Asian and African studies blog

News from our curators and colleagues

Introduction

Our Asian and African Studies blog promotes the work of our curators, recent acquisitions, digitisation projects, and collaborative projects outside the Library. Our starting point was the British Library’s exhibition ‘Mughal India: Art, Culture and Empire’, which ran 9 Nov 2012 to 2 Apr 2013 Read more

30 March 2020

Sân khấu: a Vietnamese magazine on theatre and performing arts

Today’s guest blog is by Haewon Lee, who is currently working on a Ph.D. at SOAS, University of London, on safeguarding Intangible Cultural Heritage, with special reference to Vietnamese Lên đồng.

Sân Khấu, which means “stage” or “theatre" in Vietnamese, is a monthly (bi-monthly in the early stages) magazine on theatre and performing arts. Although it has now faded into Vietnamese history, with the final volume published in 2002, the British Library holds a long run of Sân Khấu from 1977 to 2002, covering almost the entire life of the journal (16671.c.4).

Image 1
Front cover of Sân Khấu, no.17 (1-1979). British Library, 16671.c.4   

I am writing this post to raise awareness of this fantastic magazine so that more people can make good use of it for various purposes. The table below indicates the available volumes in the British Library. However, when requesting an item, it is necessary to specify which particular issues are required. As many first-time users will probably not know which volume to consult, attachments are provided via the links below, giving the table of contents for each volume.

Table: British Library holdings for Sân Khấu, 1977-2002 (16671.c.4)
Image 1 (table)

Downloadable PDFs of images of the contents pages of Sân Khấu for the following years:
Download San Khau 1977-1991
Download San Khau 1992-1994
Download San Khau 1995-1999
Download San Khau 2000-2002

Each volume usually contains around ten sections, with four core sections common to all the volumes. Theatre Issues (Những Vấn Đề Sân Khấu), Foreign Theatre (Sân Khấu Nước Ngoài), Cultural Exchange/Communications (Trao Đổi), and New Plays/Theatre News (Vở diễn mới/Tin sân khấu). Theatre Issues is the section for updates in the field. The editorials in this section discuss important issues such as fundraising and conserving the traditions.  The Foreign Theatre section covers a wide range of international topics of relevance to the theatre. The Cultural Exchange/Communications section contains not only interviews with artists and performers but also scholars’ discussions concerning ways to integrate traditional and contemporary art forms. Finally, the New Plays/ Theatre News section introduces new plays in Vietnam to the readers. On occasions it provides information about certain troupes who have made names for themselves by performing abroad.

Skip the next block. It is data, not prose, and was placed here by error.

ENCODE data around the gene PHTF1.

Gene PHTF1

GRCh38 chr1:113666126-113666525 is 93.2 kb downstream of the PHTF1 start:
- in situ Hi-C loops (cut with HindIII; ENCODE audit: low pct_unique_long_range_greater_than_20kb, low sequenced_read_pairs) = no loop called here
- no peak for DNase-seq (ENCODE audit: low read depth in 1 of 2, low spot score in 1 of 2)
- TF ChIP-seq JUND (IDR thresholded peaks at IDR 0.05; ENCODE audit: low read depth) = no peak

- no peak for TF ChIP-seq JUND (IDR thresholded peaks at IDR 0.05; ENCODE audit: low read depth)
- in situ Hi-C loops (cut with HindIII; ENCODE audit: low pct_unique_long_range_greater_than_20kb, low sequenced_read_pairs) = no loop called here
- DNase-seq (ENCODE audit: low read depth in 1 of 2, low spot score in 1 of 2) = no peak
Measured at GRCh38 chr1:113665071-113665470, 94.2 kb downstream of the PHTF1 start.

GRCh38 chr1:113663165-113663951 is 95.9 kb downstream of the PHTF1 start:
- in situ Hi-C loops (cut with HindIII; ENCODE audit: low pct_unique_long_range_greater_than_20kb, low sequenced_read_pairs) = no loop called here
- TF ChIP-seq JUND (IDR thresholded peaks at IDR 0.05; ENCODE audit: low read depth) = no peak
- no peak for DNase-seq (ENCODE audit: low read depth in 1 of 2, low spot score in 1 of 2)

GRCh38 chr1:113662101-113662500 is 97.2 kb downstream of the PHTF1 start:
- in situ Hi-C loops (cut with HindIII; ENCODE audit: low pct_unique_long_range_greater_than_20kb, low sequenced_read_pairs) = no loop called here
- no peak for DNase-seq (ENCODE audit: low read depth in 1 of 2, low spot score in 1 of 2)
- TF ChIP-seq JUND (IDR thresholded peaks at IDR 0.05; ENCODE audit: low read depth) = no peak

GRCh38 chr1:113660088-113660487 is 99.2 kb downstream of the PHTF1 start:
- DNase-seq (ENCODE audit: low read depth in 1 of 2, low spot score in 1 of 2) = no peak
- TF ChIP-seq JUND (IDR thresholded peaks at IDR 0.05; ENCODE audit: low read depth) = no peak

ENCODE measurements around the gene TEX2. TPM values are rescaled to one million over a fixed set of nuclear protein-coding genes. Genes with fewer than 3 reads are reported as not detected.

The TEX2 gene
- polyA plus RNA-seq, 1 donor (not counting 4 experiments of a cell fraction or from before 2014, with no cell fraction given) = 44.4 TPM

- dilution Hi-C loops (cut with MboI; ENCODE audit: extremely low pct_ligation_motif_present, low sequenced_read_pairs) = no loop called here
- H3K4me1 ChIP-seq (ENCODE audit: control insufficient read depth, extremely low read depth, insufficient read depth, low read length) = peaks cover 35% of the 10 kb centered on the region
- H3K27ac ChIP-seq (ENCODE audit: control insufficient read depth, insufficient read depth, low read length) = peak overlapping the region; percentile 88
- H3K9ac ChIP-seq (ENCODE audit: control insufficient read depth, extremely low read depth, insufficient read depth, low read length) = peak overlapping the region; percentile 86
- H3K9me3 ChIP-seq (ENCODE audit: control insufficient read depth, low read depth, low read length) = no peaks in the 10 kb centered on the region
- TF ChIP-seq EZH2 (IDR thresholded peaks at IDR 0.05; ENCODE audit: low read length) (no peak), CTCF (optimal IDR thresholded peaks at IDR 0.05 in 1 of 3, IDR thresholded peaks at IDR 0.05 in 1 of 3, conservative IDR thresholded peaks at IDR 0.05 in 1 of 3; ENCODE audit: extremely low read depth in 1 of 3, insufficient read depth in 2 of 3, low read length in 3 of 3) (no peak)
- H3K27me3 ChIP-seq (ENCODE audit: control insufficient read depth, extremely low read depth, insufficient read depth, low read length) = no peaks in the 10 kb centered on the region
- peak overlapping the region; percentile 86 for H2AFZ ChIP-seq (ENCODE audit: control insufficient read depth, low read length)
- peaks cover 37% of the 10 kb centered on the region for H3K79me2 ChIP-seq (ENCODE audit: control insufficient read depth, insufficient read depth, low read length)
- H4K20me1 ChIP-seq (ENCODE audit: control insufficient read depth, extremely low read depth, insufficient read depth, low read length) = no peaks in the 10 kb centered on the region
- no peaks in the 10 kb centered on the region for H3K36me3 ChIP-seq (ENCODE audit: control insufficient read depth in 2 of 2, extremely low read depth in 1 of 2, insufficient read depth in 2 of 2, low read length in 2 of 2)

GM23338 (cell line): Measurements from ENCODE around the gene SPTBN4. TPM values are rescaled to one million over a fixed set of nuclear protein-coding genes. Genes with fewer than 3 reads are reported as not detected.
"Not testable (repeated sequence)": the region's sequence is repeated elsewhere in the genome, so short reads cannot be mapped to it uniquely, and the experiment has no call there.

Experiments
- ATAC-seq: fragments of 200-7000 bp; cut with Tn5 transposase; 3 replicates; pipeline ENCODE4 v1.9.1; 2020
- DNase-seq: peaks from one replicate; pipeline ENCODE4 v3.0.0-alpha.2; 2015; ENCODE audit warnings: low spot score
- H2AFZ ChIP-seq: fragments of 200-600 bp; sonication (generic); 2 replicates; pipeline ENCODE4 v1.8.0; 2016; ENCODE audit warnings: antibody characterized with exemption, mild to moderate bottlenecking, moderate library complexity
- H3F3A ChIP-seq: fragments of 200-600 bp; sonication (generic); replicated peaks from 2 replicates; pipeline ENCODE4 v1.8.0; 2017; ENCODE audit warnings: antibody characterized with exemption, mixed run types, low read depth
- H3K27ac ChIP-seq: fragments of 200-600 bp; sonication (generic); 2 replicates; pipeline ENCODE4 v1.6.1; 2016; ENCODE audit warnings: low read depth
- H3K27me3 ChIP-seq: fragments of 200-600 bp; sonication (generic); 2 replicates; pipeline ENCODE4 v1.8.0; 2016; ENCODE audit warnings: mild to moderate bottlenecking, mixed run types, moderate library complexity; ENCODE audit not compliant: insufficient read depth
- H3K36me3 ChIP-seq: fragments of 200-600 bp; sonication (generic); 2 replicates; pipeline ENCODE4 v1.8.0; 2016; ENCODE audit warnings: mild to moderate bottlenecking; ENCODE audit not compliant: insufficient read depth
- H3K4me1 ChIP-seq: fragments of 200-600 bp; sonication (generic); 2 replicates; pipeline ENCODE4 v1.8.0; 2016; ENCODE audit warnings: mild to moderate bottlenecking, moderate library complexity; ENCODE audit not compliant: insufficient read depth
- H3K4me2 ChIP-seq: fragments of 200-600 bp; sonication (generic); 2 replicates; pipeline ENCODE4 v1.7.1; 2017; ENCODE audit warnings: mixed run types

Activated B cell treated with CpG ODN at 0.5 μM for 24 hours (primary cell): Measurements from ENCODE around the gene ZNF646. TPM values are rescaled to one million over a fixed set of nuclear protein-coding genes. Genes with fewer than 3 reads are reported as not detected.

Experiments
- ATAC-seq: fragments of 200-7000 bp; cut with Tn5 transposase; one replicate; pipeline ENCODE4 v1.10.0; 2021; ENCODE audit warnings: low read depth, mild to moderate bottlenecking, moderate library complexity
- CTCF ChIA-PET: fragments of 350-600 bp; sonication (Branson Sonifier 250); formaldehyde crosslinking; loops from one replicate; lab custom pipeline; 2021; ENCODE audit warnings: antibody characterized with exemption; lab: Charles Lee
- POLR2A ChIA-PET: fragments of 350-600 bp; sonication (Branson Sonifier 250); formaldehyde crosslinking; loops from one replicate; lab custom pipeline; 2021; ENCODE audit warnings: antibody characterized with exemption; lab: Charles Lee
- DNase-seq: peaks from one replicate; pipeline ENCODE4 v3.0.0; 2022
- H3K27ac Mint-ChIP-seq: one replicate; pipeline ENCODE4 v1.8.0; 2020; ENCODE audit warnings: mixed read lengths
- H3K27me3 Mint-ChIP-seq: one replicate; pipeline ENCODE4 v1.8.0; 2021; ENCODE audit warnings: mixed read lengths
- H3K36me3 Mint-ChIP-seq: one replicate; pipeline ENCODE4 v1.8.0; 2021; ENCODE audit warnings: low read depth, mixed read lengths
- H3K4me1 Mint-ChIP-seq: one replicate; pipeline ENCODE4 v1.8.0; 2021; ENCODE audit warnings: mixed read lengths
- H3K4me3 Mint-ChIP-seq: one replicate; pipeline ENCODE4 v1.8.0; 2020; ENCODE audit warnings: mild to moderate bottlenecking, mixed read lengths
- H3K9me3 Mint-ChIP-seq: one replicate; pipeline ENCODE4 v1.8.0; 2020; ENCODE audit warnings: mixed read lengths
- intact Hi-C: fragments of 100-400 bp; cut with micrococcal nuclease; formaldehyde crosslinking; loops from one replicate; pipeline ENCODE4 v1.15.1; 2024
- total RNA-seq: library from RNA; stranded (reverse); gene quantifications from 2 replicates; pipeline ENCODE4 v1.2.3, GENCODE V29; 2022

Image 2
Front cover; introduction to a troupe of performers; and the table of contents, Sân Khấu, no. 152 (12-1993), pp. 1-3. British Library, 16671.c.4

This magazine is especially valuable for researchers for two reasons. First, the magazine covers not only the Viet people but also ethnic minority groups in Vietnam. For example, I was editing the paper I wrote on the Cham peoples’ impact on Bóng rỗi performance in southern Vietnam. The main purpose of the editing process was to fill in the gaps on Vietnamese perspectives on Cham performing arts, and I found numerous thought-provoking perspectives by Vietnamese scholars on Cham performing art in this magazine. Secondly, it gives me insightful ideas for my doctoral research. My doctoral research is on Vietnamese beliefs and practices in a folk religion called Lên đồng or Mother Goddess, and the current issues they are facing in terms of safeguarding intangible cultural heritage since 2016 when it was inscribed on UNESCO’s Representative List of the Intangible Cultural Heritage of Humanity. This magazine has been valuable for me my research as it also covers various opinions on the issues of "stage-isation” of intangible cultural heritage not only in Vietnam but also worldwide. Concerns about “stage-isation" have been raised frequently as an issue of grave concern either in the Theatre Issues section or the Cultural Exchange/Communications section by experts in Vietnam since the late 1970s. Other matters of interest can also be found since each issue of the journal starts with the section called Theatre Issues

I intend to promote this magazine to reach more readers by introducing its full scope. The main focus of this magazine is the four key traditional performances in Vietnam: Chèo, Múa rối nước from northern Vietnam, Cải Lương , and Tuồng or Hát bội from southern Vietnam (see the blog post by Sud Chonchirdsin on Tuồng or Hát bội) Histories, contemporary issues, and reviews of individual performances are also discussed in this magazine. Additionally, each issue introduces the troupes presenting these traditional performances, along with contact information for the troupe and profiles of each member. This information is helpful for those who conduct fieldwork and need more networks in Vietnam.

Looking closely at the content, some special issues for certain months might grab the attention of a broader audience. For example, part of the October or November issues of the magazine celebrate the Russian revolution in 1917, and in these issues, contemporary issues in Russian theatre or cultural exchanges between Vietnam and the Soviet Union were featured. International perspectives are not only confined to communist states. Almost every issue has a section called Foreign Theatre, which might include essays on Broadway productions in the US and Shakespeare in the UK. These special issues and the coverage of general topics make this magazine more historically valuable as it allows readers to fathom Vietnamese perspectives  on various topics relating to theatre and performance.